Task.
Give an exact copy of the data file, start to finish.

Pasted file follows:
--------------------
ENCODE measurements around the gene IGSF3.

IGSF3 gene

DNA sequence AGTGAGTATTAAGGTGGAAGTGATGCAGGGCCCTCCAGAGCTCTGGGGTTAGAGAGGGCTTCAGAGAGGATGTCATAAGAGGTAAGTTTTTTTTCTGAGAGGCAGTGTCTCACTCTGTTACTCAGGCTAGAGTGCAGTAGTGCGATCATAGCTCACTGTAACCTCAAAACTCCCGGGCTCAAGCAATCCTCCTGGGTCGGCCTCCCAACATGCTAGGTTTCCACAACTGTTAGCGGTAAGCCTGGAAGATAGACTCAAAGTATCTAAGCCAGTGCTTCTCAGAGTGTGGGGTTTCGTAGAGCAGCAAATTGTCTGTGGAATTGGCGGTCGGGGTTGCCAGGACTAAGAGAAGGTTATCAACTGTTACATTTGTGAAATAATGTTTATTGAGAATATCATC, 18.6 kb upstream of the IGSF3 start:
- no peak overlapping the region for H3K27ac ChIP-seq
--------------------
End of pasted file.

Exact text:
ENCODE measurements around the gene IGSF3.

IGSF3 gene

DNA sequence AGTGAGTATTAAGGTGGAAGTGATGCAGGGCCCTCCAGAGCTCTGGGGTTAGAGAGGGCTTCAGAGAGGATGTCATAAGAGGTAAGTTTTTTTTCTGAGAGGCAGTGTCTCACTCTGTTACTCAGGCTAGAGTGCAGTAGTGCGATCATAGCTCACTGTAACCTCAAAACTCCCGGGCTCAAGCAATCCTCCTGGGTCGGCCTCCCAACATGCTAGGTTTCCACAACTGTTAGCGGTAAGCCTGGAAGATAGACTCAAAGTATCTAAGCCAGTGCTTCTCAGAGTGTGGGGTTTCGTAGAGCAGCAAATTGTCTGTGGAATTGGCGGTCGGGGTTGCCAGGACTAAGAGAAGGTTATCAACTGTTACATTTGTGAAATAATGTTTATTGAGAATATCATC, 18.6 kb upstream of the IGSF3 start:
- no peak overlapping the region for H3K27ac ChIP-seq